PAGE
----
He is the disabled Qatari YouTube sensation who had a starring role alongside Hollywood A-lister Morgan Freeman at the World Cup’s opening ceremony.
But for inspirational Ghanim Al Muftah, it was a moment that may never have happened were it not for a fateful decision taken by his parents more than two decades ago.
The 20-year-old has caudal regression syndrome (CRS), an extremely rare genetic condition which meant he was born without the lower half of his body.
When news of his condition was broken to his parents, Mohammed Al Muftah and Eman Ahmad, they faced a hellish decision: go ahead with the pregnancy and face all the uncertain surroundings of their son’s condition or to have an abortion.
The pair went through with the pregnancy and Ghanim was born on May 5, 2002, along with his twin brother Ahmad.
Since then, remarkable Ghanim has astounded those around him, scaling one of the Gulf’s tallest mountains on his hands, becoming a celebrated disabilities campaigner and amassing an army of more than three million fans on social media.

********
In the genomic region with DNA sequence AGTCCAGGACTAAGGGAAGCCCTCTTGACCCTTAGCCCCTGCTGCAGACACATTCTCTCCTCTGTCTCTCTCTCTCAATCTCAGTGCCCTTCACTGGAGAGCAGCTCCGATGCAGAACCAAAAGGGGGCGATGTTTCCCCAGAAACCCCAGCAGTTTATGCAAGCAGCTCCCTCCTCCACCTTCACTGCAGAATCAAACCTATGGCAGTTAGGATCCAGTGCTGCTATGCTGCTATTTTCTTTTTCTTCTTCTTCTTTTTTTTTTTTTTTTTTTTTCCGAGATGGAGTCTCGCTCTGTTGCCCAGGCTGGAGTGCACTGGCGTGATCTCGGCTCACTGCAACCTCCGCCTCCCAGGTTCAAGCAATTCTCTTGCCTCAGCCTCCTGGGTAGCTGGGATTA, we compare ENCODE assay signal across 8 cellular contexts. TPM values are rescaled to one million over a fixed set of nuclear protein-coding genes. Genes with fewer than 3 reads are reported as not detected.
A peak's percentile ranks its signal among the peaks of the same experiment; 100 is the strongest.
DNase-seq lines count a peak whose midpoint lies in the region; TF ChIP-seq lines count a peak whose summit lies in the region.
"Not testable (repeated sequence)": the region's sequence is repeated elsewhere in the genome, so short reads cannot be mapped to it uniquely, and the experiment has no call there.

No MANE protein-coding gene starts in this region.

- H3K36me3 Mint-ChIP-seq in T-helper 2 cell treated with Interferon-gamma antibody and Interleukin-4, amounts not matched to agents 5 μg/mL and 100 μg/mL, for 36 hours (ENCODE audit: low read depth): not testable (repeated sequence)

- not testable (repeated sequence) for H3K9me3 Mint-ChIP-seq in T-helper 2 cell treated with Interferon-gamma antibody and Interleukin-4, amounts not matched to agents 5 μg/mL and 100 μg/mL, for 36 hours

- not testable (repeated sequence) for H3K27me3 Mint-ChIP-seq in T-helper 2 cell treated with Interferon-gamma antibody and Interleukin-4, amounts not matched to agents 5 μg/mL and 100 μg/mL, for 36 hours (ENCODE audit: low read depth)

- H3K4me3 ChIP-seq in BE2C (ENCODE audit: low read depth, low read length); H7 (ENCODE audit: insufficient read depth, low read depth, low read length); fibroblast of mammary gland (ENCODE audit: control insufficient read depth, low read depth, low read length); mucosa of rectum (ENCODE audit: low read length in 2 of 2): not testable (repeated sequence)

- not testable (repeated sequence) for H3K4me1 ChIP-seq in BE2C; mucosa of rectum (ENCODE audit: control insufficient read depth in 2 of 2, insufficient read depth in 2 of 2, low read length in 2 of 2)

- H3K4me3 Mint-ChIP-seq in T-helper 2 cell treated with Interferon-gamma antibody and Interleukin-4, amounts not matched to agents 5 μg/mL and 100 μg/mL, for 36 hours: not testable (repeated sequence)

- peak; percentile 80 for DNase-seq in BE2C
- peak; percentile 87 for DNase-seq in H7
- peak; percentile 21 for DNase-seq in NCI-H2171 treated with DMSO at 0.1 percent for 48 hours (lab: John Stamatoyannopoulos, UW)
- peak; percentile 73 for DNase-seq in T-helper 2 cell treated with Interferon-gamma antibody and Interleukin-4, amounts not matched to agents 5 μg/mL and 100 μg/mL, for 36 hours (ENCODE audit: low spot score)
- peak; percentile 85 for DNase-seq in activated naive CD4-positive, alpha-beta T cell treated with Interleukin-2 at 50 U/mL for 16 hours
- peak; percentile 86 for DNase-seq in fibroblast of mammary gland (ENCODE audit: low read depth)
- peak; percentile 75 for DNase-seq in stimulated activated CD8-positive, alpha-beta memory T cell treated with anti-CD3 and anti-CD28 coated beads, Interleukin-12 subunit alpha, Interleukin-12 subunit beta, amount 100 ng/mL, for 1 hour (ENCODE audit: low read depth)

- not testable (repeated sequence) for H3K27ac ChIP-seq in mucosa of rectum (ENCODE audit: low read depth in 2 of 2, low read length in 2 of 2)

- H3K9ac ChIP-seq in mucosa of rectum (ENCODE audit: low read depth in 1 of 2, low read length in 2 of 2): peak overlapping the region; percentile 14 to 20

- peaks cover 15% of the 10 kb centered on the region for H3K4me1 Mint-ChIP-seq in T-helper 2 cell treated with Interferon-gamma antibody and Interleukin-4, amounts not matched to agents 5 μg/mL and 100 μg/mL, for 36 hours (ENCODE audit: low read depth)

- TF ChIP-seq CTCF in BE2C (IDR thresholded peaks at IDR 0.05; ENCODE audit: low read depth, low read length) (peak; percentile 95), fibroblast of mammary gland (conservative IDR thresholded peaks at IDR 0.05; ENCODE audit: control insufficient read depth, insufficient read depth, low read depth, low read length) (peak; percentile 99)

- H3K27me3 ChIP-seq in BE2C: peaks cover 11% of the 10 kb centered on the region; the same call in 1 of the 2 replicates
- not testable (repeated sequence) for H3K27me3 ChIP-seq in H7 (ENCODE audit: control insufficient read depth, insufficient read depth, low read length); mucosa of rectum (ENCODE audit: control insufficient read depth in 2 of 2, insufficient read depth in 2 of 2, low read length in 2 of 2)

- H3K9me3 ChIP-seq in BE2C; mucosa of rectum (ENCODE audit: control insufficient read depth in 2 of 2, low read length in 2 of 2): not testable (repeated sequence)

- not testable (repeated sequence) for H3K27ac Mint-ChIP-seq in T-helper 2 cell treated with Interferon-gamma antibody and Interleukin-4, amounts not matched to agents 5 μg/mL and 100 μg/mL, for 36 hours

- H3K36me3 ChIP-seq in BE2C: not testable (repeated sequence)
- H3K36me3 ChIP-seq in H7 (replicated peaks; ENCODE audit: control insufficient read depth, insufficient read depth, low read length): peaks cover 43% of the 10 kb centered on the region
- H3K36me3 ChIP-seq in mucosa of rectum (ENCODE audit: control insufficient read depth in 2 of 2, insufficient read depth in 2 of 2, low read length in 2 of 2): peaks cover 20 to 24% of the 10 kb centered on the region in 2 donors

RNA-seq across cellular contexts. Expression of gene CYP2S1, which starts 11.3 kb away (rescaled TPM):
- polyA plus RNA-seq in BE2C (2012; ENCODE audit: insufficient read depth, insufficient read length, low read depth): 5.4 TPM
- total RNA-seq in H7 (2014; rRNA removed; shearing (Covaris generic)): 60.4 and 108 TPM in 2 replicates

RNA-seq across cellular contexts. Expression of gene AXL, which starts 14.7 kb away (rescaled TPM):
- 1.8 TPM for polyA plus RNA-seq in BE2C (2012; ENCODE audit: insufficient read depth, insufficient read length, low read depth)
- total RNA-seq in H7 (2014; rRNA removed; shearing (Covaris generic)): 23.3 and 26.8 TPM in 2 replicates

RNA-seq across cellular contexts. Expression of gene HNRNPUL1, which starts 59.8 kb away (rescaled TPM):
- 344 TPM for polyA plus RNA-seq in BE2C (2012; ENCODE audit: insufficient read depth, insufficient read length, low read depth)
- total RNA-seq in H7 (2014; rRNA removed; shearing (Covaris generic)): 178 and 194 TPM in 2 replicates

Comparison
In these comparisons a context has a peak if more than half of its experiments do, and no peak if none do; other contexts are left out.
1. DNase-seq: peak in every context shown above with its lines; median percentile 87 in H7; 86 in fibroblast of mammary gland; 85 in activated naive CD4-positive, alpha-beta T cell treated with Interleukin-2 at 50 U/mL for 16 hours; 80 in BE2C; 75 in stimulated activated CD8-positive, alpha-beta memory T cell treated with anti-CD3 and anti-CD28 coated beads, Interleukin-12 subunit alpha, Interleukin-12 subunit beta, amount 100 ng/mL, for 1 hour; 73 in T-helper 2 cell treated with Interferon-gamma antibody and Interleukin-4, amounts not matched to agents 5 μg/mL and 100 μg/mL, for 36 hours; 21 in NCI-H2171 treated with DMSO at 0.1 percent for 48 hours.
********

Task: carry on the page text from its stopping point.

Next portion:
And on Sunday, with the eyes of the globe firmly on him and Morgan Freeman, Ghanim used his platform to speak about finding ‘beauty in our differences’ and he championed unity and diversity.
Ghanim Al Muftah, 20, caudal regression syndrome (CRS), an extremely rare genetic condition which meant he was born without the lower half of his body. But in 2019, he climbed the 9,827ft tall Jebel Shams mountain (pictured).
Ghanim is also an ambassador at the Fifa World Cup in Qatar and on Sunday he took to the stage with Hollywood star, Morgan Freeman for the games’ opening ceremony (pictured)
During the ceremony, the 20-year-old disability campaigner spoke to the actor of seeing the ‘beauty in our differences’
Ghanim has caudal regression syndrome (CRS), an extremely rare genetic condition which meant he was born without the lower half of his body
But in spite of his condition, it hasn’t stopped the inspirational 20-year-old from taking on sports, including swimming (pictured), scuba diving, rock climbing and ice hockey